Healthy Living Products:

We have recently updated our site, and slowly our health articles and info pages will be added to this new site. We appreciate your patience while we work behind the scenes.

Connect with us on:
Connect with us on Facebook.

Healthy Living eBook

Mercury During Pregnancy

Mercury poisoning can come from many different sources. They include vaccinations (for mommy and baby), amalgam fillings, and eating fish. Watching your mercury intake levels is important because high levels of mercury have been implicated in autism as well as Alzheimer's, as well as other brain function deficits. Steps to take during pregnancy as well as while you are nursing:

  •  Do NOT get a flu vaccine. While many vaccine manufacturers say that mercury (thimerosal) has been removed from childhood vaccinations (it has not), they admit that the flu vaccine still contains this deadly poison.

  •  Do NOT get amalgam fillings put into your mouth or have any removed during pregnancy. If you find a mercury-free dentist in your area, let him or her decide if you should have an amalgam filling (the silver ones) removed while you are pregnant. Do not allow a regular dentist to do anything with your fillings while you are pregnant. If you need to have a cavity filled, have a mercury-free dentist fill it. Site of Interest.

  •  Eat no more than two six-ounce cans of light tuna a week (or no more than one can of albacore tuna). Swordfish, shark, tilefish and king mackerel are to be avoided completely. Altogether, says the FDA, a pregnant woman should limit her weekly fish consumption to 12 ounces. Shrimp, pollock, salmon, or catfish are low-mercury fish and are therefore good choices. Article of Interest.

Although many "authorities" deny a link between mercury and autism, here is an article that you may find interesting:

Mercury Pollution, Autism Link Found - U.S. Study

Wed Mar 16, 8:02 PM ET By Jim Forsyth SAN ANTONIO, Texas (Reuters) - Mercury released primarily from coal-fired power plants may be contributing to an increase in the number of cases of autism, a Texas researcher said on Wednesday.

A study to be published on Thursday in the journal "Health and Place" found that autism, a developmental disorder marked by communication and social interaction problems, increased in Texas counties as mercury emissions rose, said Claudia Miller, a family and community medicine professor at the University of Texas Health Science Center in San Antonio.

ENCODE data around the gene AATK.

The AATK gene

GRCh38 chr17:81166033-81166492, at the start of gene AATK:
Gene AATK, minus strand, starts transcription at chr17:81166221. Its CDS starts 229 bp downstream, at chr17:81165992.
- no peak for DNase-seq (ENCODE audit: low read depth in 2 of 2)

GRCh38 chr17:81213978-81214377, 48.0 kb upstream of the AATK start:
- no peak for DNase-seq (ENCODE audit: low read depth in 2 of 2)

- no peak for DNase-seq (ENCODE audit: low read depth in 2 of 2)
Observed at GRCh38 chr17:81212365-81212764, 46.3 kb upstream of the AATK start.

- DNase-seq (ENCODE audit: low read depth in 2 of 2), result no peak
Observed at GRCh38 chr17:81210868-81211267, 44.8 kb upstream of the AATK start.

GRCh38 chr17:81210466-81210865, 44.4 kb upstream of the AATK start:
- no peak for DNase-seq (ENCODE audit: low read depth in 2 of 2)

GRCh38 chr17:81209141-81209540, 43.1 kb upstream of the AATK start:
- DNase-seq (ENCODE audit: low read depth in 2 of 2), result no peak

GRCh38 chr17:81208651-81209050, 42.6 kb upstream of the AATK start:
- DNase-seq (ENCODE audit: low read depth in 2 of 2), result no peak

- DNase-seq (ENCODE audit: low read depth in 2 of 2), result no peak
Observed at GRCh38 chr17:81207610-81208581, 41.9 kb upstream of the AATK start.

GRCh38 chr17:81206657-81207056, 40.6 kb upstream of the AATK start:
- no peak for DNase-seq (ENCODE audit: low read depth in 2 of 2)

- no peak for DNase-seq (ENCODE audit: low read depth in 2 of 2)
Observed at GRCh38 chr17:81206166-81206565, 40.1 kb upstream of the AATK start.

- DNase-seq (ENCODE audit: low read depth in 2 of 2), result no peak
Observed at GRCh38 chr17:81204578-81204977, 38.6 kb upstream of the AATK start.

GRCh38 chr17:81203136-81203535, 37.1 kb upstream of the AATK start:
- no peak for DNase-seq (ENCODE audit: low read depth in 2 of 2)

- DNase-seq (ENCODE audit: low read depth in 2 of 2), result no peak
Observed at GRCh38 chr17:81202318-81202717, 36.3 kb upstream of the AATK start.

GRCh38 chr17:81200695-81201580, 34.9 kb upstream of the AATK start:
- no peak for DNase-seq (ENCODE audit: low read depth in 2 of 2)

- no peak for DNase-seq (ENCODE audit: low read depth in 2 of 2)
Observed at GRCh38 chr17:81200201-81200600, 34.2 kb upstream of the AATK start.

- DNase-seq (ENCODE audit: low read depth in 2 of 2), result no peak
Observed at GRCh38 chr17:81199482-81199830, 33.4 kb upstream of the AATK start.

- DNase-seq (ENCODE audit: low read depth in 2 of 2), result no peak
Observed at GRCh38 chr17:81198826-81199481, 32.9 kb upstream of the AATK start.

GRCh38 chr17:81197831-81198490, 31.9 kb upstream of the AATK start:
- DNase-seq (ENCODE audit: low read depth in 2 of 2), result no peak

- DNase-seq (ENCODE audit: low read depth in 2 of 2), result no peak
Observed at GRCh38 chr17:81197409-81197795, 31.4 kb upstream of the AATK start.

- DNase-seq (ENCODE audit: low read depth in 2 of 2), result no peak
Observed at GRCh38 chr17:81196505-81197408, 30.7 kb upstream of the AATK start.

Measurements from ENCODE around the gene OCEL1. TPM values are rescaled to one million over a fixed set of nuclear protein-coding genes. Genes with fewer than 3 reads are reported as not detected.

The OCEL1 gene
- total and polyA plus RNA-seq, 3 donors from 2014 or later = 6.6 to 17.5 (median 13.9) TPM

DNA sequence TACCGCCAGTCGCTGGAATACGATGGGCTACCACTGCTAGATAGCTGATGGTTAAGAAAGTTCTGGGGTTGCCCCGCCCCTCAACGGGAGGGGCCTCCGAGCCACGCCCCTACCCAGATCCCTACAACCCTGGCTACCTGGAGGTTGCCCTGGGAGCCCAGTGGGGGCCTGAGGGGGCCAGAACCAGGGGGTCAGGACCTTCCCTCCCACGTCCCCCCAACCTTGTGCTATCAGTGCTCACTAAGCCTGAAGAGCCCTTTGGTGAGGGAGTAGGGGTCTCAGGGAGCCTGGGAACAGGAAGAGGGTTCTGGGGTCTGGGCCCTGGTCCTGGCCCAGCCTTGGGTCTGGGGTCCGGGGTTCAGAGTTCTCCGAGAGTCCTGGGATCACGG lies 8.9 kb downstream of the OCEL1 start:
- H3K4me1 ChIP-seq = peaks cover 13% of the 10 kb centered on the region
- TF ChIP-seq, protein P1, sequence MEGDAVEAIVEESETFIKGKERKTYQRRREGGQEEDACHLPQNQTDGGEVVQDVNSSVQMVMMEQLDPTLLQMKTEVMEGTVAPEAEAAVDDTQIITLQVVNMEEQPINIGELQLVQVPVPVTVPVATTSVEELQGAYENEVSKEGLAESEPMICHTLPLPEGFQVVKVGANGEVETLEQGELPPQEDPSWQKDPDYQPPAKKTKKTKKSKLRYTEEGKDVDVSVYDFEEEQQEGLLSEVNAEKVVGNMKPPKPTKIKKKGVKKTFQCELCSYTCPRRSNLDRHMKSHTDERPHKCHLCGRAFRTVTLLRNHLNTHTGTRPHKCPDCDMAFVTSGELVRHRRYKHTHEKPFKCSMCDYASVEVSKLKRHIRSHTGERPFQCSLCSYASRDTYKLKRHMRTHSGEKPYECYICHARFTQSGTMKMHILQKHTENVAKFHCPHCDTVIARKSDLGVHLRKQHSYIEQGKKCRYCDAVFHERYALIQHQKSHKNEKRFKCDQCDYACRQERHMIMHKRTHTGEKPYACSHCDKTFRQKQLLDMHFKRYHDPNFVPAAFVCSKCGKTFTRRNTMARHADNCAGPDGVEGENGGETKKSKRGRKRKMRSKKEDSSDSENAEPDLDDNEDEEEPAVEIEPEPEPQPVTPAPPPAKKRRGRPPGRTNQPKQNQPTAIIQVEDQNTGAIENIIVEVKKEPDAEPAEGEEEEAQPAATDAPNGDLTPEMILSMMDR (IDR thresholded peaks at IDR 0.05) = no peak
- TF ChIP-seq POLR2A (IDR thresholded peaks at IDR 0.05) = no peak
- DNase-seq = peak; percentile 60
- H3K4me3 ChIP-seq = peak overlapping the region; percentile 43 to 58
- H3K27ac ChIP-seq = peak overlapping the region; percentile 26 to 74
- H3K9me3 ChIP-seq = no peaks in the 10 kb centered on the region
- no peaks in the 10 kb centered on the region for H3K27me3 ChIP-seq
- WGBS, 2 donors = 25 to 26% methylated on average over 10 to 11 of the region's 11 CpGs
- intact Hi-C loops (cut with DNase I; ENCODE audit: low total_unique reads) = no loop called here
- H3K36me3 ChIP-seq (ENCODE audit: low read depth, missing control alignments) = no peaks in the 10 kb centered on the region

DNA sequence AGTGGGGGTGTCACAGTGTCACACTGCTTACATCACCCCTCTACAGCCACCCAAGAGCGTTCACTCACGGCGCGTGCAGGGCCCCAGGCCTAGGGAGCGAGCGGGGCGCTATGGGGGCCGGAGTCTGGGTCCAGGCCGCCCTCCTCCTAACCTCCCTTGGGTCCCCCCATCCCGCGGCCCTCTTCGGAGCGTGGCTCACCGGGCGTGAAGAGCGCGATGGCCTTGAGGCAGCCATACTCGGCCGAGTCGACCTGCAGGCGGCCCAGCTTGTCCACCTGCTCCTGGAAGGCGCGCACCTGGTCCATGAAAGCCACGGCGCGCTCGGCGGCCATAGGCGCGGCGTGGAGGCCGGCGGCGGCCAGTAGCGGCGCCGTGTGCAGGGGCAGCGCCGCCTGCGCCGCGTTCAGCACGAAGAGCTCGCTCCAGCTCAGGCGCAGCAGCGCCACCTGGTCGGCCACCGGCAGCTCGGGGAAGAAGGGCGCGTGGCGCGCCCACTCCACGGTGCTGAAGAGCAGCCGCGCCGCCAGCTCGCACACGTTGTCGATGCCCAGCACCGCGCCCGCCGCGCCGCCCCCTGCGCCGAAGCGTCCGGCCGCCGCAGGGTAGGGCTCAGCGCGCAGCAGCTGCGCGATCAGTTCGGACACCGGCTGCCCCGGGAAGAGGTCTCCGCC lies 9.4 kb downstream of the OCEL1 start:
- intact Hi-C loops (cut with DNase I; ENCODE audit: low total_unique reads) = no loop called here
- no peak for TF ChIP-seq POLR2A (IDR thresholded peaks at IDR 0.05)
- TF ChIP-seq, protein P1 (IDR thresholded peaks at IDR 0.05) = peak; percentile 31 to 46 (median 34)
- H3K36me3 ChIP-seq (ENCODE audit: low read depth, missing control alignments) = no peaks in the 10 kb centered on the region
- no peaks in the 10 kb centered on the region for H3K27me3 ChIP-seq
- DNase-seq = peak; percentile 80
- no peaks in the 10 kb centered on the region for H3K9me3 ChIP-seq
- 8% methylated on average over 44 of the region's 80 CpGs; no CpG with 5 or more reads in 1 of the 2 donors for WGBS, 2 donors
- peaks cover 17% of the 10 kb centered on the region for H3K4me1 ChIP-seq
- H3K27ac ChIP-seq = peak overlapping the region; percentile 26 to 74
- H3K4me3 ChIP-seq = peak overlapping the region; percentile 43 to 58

"The main finding is that for every thousand pounds of environmentally released mercury, we saw a 17 percent increase in autism rates," she said in an interview.

About 48 tons of mercury are released into the air annually in the United States from hundreds of coal-burning plants. The study looked at Texas county-by-county levels of mercury emissions recorded by the government and compared them to the rates of autism and special education services in 1,200 Texas school districts, Miller said.

"The study shows that there may be a very important connection between environmental exposure to mercury and the development of autism," she said in an interview.

The U.S. Centers for Disease Control has said it does not know how many cases of autism there are in the country or whether the number has increased, but that the issue is under study. Some experts estimate there are 1.5 million people in the United States with autism, most of them children, and say the number of cases has risen rapidly in recent years.

"Autism has increased dramatically over the last decade or so and the reasons for that have really stumped the medical community," Miller said. "Now we think that due to the rising exposures in pollutants like mercury, they may be at the root of some of these cases," she said.

The Bush administration this week ordered power plants to cut mercury pollution by 50 percent within 15 years, but environmentalists said the action fell short of what was needed. They have called for a 90 percent cut in mercury emissions.

"This research has implications for toxic substance regulation and prevention policies," said Raymond Palmer, an autism expert at the San Antonio school who helped in the study. "Policies regarding toxic release of mercury and the incidence of developmental disorders should be investigated," he said.